The Washington Times Weekly - - Geopolitics -

The mas­sive com­pro­mise of clas­si­fied doc­u­ments to Wik­iLeaks re­vealed a cul­tural di­vide be­tween Army lead­ers and sol­diers of a largely un­pa­tri­otic and val­ue­less mil­len­nial gen­er­a­tion, ac­cord­ing to a re­cently re­leased Army re­port.

An in­ves­tiga­tive re­port on the case of Army Pfc. Bradley Man­ning, who is serv­ing a 35-year prison term for es­pi­onage, iden­ti­fies sev­eral lapses in Army se­cu­rity and per­son­nel pro­ce­dures that al­lowed Man­ning to re­main in the ser­vice and gain ac­cess to clas­si­fied doc­u­ments.

Man­ning, 26, who now calls him­self Chelsea, il­le­gally down­loaded hun­dreds of thou­sands of se­cret doc­u­ments on Iraq and Afghanistan, along with State Depart­ment ca­bles. After copying the doc­u­ments on rewritable dig­i­tal me­dia, he turned them over to the anti-se­crecy web­site Wik­iLeaks, which posted them on­line.

It was the largest leak of clas­si­fied doc­u­ments in U.S. his­tory be­fore last year’s dis­clo­sure of se­crets by rene­gade NSA con­trac­tor Ed­ward Snow­den. The mag­ni­tude of that com­pro­mise is still un­fold­ing.

“Over the course of this in­ves­ti­ga­tion, it be­came ap­par­ent that there is cur­rently a cul­tural gap be­tween the first-line and mid-level lead­ers and the sol­diers they lead,” wrote Army Lt. Gen. Robert L. Caslen Jr., the re­port’s in­ves­ti­gat­ing of­fi­cer and au­thor. “The sol­diers they lead are, in ma­jor part, of the so-called Mil­len­nial Gen­er­a­tion.”

An Army spokesman had no com­ment. A spokesman for Gen. Caslen, now su­per­in­ten­dent of the U.S. Mil­i­tary Academy at West Point, New York, had no im­me­di­ate com­ment.

Ac­cord­ing to the re­port, which is dated Feb. 14, 2011, but was re­leased Sept. 26 on an Army web­site, Man­ning, as a mil­len­nial, is part of a youth co­hort gen­er­ally marked by nar­cis­sism and tech­no­log­i­cal savvy, but “iso­lated from the phys­i­cal world,” re­sult­ing in “strong loy­al­ties in the vir­tual world.”

Mil­len­ni­als’ val­ues of­ten clash with tra­di­tional val­ues and loy­al­ties in the phys­i­cal world as a re­sult of play­ing games on­line and us­ing so­cial me­dia, the re­port says.

“In their vir­tual world — com­prised of on­line gaming and blog­ging — Mil­len­ni­als be­lieve it ac­cept­able to act in any way one wishes — their ac­tions gen­er­ate no per­ceived con­se­quences for which they may be held to ac­count,” the re­port states.

As an ex­am­ple, the re­port cites emails sent by Man­ning to for­mer hacker Adrian Lamo re­veal­ing his pil­fer­ing of clas­si­fied doc­u­ments.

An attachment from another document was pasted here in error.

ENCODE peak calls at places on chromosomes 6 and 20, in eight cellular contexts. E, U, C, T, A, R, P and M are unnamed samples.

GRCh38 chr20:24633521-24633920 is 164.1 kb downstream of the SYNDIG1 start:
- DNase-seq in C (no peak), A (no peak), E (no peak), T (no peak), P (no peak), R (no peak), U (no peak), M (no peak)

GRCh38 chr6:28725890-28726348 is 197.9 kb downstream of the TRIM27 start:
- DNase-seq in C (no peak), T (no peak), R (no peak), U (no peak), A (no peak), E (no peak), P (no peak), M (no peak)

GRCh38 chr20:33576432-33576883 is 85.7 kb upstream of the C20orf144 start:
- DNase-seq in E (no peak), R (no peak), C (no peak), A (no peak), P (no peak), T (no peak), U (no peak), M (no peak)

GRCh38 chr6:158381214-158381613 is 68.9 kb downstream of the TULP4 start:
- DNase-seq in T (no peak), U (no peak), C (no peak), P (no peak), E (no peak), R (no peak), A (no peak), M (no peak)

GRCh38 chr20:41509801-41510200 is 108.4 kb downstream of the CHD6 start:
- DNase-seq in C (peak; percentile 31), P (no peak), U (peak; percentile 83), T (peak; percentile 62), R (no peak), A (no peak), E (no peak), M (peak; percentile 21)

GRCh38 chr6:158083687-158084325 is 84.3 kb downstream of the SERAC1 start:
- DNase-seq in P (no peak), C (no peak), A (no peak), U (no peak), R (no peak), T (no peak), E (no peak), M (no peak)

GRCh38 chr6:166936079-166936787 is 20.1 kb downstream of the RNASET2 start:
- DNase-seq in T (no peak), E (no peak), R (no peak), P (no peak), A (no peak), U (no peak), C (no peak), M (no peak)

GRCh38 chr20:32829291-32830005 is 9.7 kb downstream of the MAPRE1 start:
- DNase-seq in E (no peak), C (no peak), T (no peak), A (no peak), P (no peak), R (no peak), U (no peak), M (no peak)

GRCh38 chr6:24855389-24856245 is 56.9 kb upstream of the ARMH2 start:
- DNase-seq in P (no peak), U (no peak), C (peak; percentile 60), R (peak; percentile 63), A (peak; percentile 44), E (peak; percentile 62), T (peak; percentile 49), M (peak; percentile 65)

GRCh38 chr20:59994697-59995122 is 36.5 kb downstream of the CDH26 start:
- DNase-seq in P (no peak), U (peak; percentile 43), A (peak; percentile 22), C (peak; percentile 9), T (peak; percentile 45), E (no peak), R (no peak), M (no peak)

For the mil­i­tary, many mil­len­ni­als’ fa­vor­ing of trans­parency over se­crecy is trou­bling since the sur­vival of sol­diers and their units of­ten de­pends on keep­ing the en­emy from gain­ing ac­cess to sen­si­tive in­tel­li­gence.

Mil­len­ni­als “must be­gin to un­der­stand that ser­vice as a sol­dier en­tails ad­her­ence to stan­dards and val­ues,” the re­port says.

“Loy­alty to na­tion, obe­di­ence to or­ders of the chain of com­mand, and com­mit­ment to the wel­fare of the small unit are non-ne­go­tiable,” the re­port states.

Trust­wor­thi­ness of sol­diers must be mon­i­tored and grant­ing sol­diers’ ac­cess to se­crets re­quires care­ful scru­tiny.

In the case of Man­ning, the Army missed signs of be­hav­ioral prob­lems that could have pre­vented him from gain­ing ac­cess to the doc­u­ments he leaked, the re­port says. They in­cluded sev­eral phys­i­cal as­saults, “tantrum fits of rage,” ly­ing to in­ves­ti­ga­tors about past be­hav­ior, and com­ments made to col­leagues. In 2009, the re­port said, Man­ning told a col­league he had “no loy­alty” to the United States and the Amer­i­can flag patch on his uni­form “meant noth­ing” to him.

The re­port sug­gests Man­ning is a “bell­wether” of the cul­tural di­vide be­tween Army lead­ers and young sol­diers. Mid-level com­man­ders are com­fort­able with Army hi­er­ar­chy while mil­len­ni­als are not.

Be­cause the Army’s suc­cess de­mands small unit co­he­sion, “a young sol­dier who is fa­mil­iar with, and most com­fort­able in, the vir­tual world of the In­ter­net — where the self is praised and in­di­vid­u­al­ity as well as trans­parency are glo­ri­fied — may be un­able to adapt to the mil­i­tary’s fo­cus on team­work and op­er­a­tional and in­for­ma­tion se­cu­rity,” the re­port says.

Ad­di­tion­ally, an ero­sion of lead­er­ship skills in the Army is ex­ac­er­bat­ing prob­lems caused by the mil­len­nial gen­er­a­tion gap.

Army lead­ers are “pro­fi­cient in com­bat,” but are chal­lenged in lead­ing troops in peace time, the re­port says.

The Army needs to bet­ter ed­u­cate young sol­diers on the need for se­crecy and se­cu­rity, and teach them that a fail­ure to pro­tect sen­si­tive in­for­ma­tion can put them at risk, it says.

“We must un­der­take an ed­u­cated and con­certed ef­fort to iden­tify and un­der­stand the at­tributes as­so­ci­ated with Mil­len­ni­als if we hope ever to bridge the gap fully,” the re­port states.


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